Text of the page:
• Arthur Rimbaud, a French poet, was also a critic. If he disliked what he heard at a poetry reading, he would climb on a table behind the poet and urinate on the poet’s poems. Rimbaud is a favorite of punk poet Patti Smith — who faced her own critics. She was so disliked by the female factory employees with whom she worked early in her life that they once pushed her head into a urine-filled toilet bowl — an event she wrote and sang about in what many people consider the very first punk record: “P*ss Factory.” She discovered Rimbaud while looking in a bookstore near the factory. Unfortunately, the other female factory employees thought that Rimbaud must be a Communist because he wrote in a language other than English.
• Critic Edmund Wilson did not do a lot of things that more recent intellectuals do. In fact, as Mr. Wilson’s fame and requests for his time and creativity grew, he created a postcard on which he listed (and checked as a reply to a request he would not satisfy) the things that he would not do. These things included giving interviews, appearing on television, participating in symposia, writing articles or books on order, and writing forewords or introductions.
• Actors react differently to critics’ reviews. After appearing in a play together, Charlton Heston and Sir Laurence Olivier received good and bad reviews. Mr. Heston said, “Well, I guess you’ve just got to forget the bad reviews.” Sir Laurence replied, “No, you’ve got to forget the good ones.” (Children’s book author Avi sometimes tells this anecdote; he is of course aware that authors get good and bad reviews.)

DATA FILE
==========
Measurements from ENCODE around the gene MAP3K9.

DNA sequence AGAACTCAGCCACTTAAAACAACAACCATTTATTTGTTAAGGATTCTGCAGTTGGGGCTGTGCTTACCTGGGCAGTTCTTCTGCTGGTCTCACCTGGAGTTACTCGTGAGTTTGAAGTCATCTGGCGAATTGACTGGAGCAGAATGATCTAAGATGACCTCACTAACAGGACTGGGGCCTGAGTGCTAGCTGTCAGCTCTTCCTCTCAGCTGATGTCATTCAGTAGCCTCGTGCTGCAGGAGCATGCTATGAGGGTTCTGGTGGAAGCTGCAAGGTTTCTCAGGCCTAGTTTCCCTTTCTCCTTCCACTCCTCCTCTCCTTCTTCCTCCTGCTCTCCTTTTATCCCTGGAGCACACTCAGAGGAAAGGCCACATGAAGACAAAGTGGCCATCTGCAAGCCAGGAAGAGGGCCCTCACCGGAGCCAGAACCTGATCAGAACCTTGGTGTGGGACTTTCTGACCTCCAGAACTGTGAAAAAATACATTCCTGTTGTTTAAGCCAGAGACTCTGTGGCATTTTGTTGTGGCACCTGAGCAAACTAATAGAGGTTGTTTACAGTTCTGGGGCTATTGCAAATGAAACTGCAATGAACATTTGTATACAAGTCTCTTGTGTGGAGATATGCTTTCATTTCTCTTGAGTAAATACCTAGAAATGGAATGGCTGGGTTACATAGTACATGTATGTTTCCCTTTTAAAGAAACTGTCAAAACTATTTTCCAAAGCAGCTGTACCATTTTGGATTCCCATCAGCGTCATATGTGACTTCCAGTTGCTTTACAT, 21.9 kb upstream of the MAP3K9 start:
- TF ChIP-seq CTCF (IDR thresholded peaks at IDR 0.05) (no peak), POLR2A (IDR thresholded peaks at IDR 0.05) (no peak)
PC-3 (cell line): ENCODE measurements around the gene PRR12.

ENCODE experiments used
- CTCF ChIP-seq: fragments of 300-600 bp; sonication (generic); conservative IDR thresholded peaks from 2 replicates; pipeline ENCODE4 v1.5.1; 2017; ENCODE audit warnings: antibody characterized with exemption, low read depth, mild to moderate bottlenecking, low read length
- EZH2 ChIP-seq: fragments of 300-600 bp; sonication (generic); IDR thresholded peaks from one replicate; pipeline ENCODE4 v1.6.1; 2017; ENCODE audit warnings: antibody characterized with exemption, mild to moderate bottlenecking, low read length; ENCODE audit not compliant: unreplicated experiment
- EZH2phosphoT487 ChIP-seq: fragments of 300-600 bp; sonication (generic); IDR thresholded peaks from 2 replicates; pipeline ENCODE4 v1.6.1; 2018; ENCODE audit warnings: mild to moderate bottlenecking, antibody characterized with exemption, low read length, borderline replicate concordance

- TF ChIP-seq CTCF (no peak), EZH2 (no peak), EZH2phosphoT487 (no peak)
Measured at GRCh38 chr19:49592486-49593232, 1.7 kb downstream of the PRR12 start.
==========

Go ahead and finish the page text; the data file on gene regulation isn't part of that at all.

• Lesbian humorist Ellen Orleans found publishing her first book a real eye-opener. For one thing, an editor said that she used the punctuation mark known as the ellipsis (…) way too often. Ms. Orleans didn’t believe her until the editor took one of her articles and used a green highlighter to mark every ellipsis — making the article look like it had lain in a pool of antifreeze.
• Robert Louis Stevenson based the title characters of his Dr. Jekyll and Mr. Hyde on William Brodie, a Scottish deacon and cabinetmaker in Edinburgh who led two lives. During the day, he was a respected citizen; at night, he was a thief and a blackguard. Eventually, he was caught and sentenced to be hung until dead. However, he made a plan for escaping the gallows. He placed a silver tube in his throat so that he could continue to breathe even while dangling from a rope. Also, he bribed the hangman to hang him with a short rope so that his neck would not break. Finally, he hired a French doctor to bring him to after the hanging. Unfortunately for him, his scheme didn’t work. The French doctor was unable to revive him, and Mr. Brodie’s dual career came to an end.
• While attending public school in a small town in Idaho, future young adult author Chris Crutcher was not a reader. One day, his teacher came into the classroom looking very sad, and she said that she had bad news. In a small town, when someone says they have bad news, it usually means that someone — probably someone you know — has died. The teacher then announced, “Robert Frost died yesterday.” Before thinking, Chris blurted out, “Good — he can’t write any more poems we have to read.” In response, his teacher smacked him on the head. (Corporal punishment was allowed in public schools back then.) That evening at the supper table, Chris’s father said, “I have some bad news. Robert Frost died yesterday.” This time, Chris said, “Oh, man. Bummer.”
Copyright by Bruce D. Bruce; All Rights Reserved
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